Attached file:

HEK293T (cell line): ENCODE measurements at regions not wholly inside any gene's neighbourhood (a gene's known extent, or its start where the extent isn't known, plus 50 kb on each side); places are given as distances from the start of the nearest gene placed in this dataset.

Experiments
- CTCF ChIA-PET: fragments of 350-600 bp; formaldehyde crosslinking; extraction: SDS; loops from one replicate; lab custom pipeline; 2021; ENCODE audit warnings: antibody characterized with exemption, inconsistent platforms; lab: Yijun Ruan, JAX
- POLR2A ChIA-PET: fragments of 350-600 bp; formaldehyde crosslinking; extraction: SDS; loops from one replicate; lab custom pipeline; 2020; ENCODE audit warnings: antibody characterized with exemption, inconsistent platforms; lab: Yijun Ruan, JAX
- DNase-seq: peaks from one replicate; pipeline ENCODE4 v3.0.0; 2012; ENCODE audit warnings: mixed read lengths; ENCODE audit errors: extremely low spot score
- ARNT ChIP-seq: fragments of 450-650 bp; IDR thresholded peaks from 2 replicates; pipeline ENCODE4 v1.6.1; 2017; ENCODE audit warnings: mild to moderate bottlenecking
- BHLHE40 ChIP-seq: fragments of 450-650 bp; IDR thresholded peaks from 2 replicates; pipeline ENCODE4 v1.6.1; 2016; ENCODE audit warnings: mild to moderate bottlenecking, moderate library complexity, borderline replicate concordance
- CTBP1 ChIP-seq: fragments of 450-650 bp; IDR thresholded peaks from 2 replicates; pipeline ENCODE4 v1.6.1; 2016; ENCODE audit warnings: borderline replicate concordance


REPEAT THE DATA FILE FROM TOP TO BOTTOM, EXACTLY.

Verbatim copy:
HEK293T (cell line): ENCODE measurements at regions not wholly inside any gene's neighbourhood (a gene's known extent, or its start where the extent isn't known, plus 50 kb on each side); places are given as distances from the start of the nearest gene placed in this dataset.

Experiments
- CTCF ChIA-PET: fragments of 350-600 bp; formaldehyde crosslinking; extraction: SDS; loops from one replicate; lab custom pipeline; 2021; ENCODE audit warnings: antibody characterized with exemption, inconsistent platforms; lab: Yijun Ruan, JAX
- POLR2A ChIA-PET: fragments of 350-600 bp; formaldehyde crosslinking; extraction: SDS; loops from one replicate; lab custom pipeline; 2020; ENCODE audit warnings: antibody characterized with exemption, inconsistent platforms; lab: Yijun Ruan, JAX
- DNase-seq: peaks from one replicate; pipeline ENCODE4 v3.0.0; 2012; ENCODE audit warnings: mixed read lengths; ENCODE audit errors: extremely low spot score
- ARNT ChIP-seq: fragments of 450-650 bp; IDR thresholded peaks from 2 replicates; pipeline ENCODE4 v1.6.1; 2017; ENCODE audit warnings: mild to moderate bottlenecking
- BHLHE40 ChIP-seq: fragments of 450-650 bp; IDR thresholded peaks from 2 replicates; pipeline ENCODE4 v1.6.1; 2016; ENCODE audit warnings: mild to moderate bottlenecking, moderate library complexity, borderline replicate concordance
- CTBP1 ChIP-seq: fragments of 450-650 bp; IDR thresholded peaks from 2 replicates; pipeline ENCODE4 v1.6.1; 2016; ENCODE audit warnings: borderline replicate concordance